#6 is a great explanation of why communities should directly invest in broadband. Local economic growth and secondary investment enabled by broadband expansion is 10 times the initial investment.

Think about that. While private companies have long built, owned, and operated most of the broadband networks, they have seriously underinvested. They underinvest because they cannot monetize many of the benefits from broadband. Faster, more reliable connections simply do not translate into more revenue for cable and telephone companies. So the big incumbents have largely ceased investing in next-generation networks.

These massive corporations do not care about the growth of secondary investments or other spillover effects from better broadband in communities because it does not change their bottom line -- the one thing they are supposed to prioritize over all other matters.

This is why communities should be investing in themselves. Communities do care about secondary investments and spillover benefits from broadband. In fact, they are specifically tasked with investing to benefit the community!

So when it comes to maximizing the benefits of broadband, community investments tend to make a lot of sense... and other secondary benefits.

Lafayette Dealing with Expected Headaches

No matter how much community broadband advocates prepare the community and elected officials for the expected difficulty of building a successful local project, in the midst of the deployment, times are tough.

A local paper in Lafayette claims "LUS Fiber [is] at a crossroads" but starts with an admission that these problems were forecast and expected:

Competitors will pay less for programming than you do, and in turn play hard ball by lowering rates for customers. Good luck keeping up with technological advances, expansion needs and growth costs; it's a risky proposition for a public entity used to maintaining rather than adapting. Your opportunities will be limited because you can't provide services outside the city limits. You'll be criticized for offering programming such as adult movies, and you'll be told you really should be focusing on your core business: running power, water and wastewater plants.

Terry Huval delivered that message in 2000, long before Lafayette committed to building their community fiber network -- a network that delivers some of the fastest speeds in the nation at the lowest rates and has already delivered hundreds of jobs.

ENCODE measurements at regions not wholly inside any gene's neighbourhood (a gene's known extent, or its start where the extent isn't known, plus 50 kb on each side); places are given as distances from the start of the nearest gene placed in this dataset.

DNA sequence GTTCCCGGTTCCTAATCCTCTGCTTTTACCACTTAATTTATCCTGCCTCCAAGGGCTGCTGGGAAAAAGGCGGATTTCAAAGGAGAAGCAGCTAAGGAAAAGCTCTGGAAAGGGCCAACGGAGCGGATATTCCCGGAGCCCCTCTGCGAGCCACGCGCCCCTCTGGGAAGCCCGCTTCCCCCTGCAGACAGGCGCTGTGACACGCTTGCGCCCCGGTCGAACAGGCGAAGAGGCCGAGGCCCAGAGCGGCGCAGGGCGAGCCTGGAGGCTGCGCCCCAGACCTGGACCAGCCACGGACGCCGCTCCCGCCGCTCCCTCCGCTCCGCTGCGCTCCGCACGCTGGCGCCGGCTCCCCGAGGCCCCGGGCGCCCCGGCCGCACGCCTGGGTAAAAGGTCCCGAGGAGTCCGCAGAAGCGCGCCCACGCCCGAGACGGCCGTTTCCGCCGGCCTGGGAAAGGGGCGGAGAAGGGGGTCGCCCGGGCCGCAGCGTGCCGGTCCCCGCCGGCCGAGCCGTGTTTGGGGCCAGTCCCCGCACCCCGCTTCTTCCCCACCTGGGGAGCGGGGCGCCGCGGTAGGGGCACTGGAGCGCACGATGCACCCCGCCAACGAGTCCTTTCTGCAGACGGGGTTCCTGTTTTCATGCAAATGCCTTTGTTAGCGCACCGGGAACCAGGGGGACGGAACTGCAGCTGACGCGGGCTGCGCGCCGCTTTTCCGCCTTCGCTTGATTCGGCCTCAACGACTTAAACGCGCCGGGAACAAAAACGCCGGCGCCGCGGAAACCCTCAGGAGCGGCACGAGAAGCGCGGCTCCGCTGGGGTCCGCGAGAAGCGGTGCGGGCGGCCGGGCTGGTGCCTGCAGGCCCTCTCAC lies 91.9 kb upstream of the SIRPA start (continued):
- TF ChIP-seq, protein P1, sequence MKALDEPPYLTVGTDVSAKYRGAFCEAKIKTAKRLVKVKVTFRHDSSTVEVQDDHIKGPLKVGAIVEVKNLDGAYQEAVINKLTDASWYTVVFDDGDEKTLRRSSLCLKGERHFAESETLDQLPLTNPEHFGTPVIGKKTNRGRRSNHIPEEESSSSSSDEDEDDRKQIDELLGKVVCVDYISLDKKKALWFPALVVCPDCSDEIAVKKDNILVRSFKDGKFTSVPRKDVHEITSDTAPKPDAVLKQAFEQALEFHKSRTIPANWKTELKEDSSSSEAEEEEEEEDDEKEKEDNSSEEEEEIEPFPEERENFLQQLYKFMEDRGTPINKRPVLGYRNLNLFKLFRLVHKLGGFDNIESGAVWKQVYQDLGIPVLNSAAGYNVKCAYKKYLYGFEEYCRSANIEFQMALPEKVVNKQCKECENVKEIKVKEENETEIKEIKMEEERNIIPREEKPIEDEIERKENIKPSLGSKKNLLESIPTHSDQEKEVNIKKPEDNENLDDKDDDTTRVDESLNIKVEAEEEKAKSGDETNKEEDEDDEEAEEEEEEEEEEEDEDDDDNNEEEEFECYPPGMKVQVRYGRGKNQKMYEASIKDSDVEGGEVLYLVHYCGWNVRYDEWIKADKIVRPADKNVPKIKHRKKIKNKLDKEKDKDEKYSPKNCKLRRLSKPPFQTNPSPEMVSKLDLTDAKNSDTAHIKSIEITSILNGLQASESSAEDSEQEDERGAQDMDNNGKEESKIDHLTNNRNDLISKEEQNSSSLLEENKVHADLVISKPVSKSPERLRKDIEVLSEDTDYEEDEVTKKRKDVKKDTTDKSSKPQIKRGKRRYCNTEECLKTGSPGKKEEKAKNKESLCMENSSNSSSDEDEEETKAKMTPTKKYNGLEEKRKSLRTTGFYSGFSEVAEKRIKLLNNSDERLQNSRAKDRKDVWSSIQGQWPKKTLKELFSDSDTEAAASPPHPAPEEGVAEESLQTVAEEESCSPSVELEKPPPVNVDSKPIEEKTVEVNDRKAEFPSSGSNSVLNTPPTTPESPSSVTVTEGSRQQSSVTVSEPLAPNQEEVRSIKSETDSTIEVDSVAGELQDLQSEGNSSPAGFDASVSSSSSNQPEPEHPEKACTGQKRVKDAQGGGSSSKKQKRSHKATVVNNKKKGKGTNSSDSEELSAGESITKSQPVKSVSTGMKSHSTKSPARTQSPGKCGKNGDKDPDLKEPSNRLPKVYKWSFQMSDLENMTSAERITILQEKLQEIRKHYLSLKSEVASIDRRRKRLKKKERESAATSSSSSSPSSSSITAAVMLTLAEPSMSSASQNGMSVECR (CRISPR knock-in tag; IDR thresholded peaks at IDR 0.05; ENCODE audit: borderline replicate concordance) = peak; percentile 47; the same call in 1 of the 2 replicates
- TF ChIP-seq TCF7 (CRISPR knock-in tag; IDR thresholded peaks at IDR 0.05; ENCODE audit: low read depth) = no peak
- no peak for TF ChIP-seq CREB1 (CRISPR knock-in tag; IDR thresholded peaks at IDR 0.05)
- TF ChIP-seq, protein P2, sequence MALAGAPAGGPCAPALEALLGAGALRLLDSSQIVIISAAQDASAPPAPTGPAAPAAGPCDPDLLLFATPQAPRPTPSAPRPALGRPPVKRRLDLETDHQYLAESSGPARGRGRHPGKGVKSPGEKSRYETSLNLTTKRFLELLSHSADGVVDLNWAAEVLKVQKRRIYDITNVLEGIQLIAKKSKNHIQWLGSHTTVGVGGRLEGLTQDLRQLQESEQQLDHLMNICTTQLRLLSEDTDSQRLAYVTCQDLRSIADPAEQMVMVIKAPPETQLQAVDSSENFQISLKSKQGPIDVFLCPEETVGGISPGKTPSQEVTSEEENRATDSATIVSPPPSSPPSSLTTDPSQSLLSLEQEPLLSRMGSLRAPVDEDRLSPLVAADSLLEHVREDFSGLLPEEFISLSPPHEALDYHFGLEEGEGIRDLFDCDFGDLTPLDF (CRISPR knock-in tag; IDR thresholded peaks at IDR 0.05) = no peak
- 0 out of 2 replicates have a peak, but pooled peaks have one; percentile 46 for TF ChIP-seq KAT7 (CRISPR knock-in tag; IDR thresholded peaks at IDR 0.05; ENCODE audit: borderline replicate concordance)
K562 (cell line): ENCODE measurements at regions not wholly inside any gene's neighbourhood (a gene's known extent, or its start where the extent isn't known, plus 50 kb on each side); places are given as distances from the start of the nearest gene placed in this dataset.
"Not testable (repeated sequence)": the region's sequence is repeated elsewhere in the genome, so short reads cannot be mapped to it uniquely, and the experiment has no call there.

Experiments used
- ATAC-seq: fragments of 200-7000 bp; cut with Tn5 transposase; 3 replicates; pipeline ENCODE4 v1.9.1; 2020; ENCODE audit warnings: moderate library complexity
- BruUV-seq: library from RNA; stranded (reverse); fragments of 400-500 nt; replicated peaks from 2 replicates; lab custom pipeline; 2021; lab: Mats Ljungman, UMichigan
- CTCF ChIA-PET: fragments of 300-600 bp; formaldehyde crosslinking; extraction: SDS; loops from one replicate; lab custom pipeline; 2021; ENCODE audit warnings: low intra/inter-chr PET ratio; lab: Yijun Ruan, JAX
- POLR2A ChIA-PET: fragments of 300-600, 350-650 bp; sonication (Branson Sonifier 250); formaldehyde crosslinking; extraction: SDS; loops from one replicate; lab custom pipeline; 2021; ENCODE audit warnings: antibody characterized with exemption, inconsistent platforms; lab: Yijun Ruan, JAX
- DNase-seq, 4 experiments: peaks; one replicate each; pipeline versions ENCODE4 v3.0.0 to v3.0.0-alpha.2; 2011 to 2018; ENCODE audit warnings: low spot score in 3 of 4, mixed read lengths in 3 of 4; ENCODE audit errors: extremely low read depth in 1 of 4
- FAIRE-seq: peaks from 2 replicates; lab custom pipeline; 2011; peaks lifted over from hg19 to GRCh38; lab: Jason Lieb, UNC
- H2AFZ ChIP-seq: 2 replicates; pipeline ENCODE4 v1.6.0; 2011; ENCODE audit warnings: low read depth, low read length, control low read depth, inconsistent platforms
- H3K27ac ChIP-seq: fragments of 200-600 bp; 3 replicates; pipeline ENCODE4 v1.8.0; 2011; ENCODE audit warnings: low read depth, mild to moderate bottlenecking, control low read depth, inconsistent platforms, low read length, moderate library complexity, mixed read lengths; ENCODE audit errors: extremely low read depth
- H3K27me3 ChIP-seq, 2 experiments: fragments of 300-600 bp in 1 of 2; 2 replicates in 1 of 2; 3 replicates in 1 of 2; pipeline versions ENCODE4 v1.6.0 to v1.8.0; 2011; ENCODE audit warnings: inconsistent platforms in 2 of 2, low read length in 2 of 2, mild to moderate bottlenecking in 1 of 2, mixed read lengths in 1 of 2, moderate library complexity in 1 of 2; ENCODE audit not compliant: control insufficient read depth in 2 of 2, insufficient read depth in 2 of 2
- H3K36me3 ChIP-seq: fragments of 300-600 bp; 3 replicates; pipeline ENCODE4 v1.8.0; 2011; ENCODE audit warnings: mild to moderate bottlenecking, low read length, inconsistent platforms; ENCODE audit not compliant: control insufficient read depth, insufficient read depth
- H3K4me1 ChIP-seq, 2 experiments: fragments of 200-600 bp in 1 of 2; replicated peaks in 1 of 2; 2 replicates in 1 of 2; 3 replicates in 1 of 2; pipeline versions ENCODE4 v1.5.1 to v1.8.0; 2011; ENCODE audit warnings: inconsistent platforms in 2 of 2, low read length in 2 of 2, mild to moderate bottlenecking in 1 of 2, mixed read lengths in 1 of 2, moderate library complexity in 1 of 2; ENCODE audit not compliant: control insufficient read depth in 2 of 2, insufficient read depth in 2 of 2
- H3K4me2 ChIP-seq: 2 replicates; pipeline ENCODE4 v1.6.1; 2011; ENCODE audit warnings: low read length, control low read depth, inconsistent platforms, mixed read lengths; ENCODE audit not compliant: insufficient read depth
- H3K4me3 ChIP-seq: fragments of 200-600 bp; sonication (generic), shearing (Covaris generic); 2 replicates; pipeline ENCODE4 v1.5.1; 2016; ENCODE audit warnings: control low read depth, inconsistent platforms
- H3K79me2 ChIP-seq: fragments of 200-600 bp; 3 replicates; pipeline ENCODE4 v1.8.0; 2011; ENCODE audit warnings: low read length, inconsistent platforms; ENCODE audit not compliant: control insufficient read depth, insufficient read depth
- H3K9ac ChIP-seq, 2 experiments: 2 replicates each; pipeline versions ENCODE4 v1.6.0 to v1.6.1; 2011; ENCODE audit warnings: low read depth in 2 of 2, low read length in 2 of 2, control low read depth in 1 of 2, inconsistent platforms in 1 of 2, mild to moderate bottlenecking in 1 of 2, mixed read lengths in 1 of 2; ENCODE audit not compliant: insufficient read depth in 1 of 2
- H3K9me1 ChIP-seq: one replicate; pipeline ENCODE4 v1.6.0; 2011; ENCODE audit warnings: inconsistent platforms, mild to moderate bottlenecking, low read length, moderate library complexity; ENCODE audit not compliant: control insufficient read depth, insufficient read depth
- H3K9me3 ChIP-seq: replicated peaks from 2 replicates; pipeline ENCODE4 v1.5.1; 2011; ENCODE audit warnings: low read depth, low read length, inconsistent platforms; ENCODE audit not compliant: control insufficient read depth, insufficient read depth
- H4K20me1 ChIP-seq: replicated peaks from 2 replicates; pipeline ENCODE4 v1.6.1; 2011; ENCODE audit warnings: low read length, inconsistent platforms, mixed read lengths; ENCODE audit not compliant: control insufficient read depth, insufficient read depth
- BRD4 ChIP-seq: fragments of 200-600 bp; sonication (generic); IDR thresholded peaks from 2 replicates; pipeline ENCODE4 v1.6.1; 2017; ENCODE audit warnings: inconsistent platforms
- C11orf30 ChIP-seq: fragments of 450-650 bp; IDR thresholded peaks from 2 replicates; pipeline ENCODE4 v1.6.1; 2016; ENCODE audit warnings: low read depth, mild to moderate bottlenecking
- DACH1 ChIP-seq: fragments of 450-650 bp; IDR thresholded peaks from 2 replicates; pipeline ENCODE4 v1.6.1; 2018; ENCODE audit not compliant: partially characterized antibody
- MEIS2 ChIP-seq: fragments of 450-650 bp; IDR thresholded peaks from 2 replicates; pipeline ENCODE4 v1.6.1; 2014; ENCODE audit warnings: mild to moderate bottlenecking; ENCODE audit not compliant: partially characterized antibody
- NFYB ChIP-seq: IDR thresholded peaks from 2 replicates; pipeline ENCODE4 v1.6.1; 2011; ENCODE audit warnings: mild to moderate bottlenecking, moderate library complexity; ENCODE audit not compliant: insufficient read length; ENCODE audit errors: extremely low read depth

Nonetheless, LUS Fiber is behind the take rate goals they had set in the business plan. The expenses are higher than forecast because Lafayette was unfairly denied entry to a coop that secures lowers rates for television contracts for members. The only discernible reason for rejecting Lafayette is that Cox joined the coop after Lafayette committed to building its network. There is little doubt that Cox was influential in denying Lafayette's application, likely increasing LUS Fiber expenses for offering cable channels by more than 20%.

This is just one of the many ways that the telecommunications market is rigged to benefit incumbents at the expense of all of us -- residents and small businesses alike. We will not have real choices in competition until government policy treats telecom like the essential infrastructure it is.

Mike Stagg, a long time supporter of the network is quoted in the article, challenging LUS Fiber to improve its marketing:

Can they do better? Probably so. Part of it is the fact that, just from a mindset standpoint, LUS is a utility and utilities generally do not compete," Stagg said. "I think that has been an issue that they have had to grapple with and can get better at. I think there was just this perception inside LUS that everybody knew about the service and how good it was. But they didn't. I just don't think they have been aggressive enough as marketers in pushing their service and highlighting the advantages. They have a great price. There are no tricks in it. It's straightforward. You can't live anywhere else in the U.S. and get this kind of bandwidth."

Marketing can be very difficult, particularly for public entities that are not used to revising their approach on a regular basis to quickly fix what goes wrong and improve upon what works. Big companies like Cox will saturate the market with advertising and promotional rates - communities have to find their own ways of responding by capitalizing both on their technical advantages as well as being the local provider with better customer service and non-gimmick pricing.

The "crossroads" article is odd because the "crossroads" is somewhat a headline fabrication, as explained by John at Lafayette Pro Fiber.